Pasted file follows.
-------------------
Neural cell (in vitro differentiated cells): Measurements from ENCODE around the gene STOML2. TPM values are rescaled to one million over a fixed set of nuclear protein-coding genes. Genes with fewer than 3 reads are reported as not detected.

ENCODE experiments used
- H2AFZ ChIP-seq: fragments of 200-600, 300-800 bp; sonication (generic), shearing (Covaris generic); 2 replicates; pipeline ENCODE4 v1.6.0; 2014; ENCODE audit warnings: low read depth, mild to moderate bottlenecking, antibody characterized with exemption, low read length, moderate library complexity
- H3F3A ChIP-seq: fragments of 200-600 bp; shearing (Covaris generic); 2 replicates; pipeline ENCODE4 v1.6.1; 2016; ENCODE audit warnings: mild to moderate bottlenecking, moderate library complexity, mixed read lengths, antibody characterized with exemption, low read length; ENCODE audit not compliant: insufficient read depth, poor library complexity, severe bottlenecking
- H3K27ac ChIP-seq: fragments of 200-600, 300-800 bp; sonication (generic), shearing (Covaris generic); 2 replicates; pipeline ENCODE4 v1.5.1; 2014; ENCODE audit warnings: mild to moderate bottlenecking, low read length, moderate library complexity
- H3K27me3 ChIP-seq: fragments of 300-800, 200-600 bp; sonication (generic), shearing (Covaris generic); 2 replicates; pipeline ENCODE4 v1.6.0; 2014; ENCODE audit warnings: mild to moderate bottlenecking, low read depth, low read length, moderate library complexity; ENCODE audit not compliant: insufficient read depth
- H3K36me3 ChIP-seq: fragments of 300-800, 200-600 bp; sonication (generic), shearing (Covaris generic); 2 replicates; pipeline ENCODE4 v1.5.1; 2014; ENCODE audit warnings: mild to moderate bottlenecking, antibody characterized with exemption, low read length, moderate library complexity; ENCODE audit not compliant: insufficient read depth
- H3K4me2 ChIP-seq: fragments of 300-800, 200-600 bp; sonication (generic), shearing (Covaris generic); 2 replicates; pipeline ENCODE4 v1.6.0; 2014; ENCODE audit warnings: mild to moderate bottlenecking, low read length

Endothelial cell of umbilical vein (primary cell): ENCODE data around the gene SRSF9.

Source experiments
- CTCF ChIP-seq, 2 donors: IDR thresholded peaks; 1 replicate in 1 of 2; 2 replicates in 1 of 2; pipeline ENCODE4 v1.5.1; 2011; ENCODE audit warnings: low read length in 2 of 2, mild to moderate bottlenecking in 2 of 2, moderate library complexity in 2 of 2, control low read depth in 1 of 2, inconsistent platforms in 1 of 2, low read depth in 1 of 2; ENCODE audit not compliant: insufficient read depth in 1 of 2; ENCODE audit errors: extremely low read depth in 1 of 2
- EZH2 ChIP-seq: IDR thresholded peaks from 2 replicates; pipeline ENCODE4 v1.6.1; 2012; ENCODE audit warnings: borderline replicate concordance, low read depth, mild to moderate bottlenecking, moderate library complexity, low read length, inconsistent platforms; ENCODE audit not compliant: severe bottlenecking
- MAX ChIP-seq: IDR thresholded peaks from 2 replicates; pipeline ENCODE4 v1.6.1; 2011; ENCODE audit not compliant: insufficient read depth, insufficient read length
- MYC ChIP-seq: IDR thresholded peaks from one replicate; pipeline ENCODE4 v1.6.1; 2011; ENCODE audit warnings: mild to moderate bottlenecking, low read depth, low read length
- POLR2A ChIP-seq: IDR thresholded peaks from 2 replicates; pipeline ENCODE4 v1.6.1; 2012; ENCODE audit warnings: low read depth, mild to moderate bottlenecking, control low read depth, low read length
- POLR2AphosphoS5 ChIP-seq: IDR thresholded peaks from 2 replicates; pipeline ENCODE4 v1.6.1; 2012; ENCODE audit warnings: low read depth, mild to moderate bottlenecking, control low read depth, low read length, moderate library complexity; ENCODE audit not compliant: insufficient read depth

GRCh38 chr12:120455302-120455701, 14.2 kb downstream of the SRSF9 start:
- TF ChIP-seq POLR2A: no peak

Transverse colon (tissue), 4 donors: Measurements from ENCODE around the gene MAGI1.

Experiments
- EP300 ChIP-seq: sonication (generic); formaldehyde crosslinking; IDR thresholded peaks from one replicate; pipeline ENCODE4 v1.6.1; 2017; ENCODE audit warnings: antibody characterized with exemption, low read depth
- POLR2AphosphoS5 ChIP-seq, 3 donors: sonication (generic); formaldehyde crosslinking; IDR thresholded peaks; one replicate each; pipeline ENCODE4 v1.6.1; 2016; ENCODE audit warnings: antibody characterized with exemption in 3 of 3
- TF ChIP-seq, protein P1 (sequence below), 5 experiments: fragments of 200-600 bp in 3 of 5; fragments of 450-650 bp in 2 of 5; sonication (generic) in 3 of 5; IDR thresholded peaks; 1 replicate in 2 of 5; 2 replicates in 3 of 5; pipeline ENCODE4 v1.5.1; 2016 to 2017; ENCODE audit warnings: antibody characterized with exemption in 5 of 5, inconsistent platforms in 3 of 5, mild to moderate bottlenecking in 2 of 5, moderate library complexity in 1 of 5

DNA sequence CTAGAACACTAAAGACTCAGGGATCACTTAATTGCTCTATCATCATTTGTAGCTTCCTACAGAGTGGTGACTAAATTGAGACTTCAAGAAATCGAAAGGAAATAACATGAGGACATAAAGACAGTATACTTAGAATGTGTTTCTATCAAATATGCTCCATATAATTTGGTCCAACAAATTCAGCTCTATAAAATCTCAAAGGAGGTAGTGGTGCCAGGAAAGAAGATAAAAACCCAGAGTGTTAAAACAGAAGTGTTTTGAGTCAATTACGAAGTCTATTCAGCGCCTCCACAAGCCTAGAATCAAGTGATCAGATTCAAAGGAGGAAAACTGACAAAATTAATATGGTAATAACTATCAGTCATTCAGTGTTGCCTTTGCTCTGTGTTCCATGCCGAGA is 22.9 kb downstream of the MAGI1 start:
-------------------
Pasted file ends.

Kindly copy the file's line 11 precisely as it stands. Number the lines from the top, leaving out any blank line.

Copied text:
- CTCF ChIP-seq, 2 donors: IDR thresholded peaks; 1 replicate in 1 of 2; 2 replicates in 1 of 2; pipeline ENCODE4 v1.5.1; 2011; ENCODE audit warnings: low read length in 2 of 2, mild to moderate bottlenecking in 2 of 2, moderate library complexity in 2 of 2, control low read depth in 1 of 2, inconsistent platforms in 1 of 2, low read depth in 1 of 2; ENCODE audit not compliant: insufficient read depth in 1 of 2; ENCODE audit errors: extremely low read depth in 1 of 2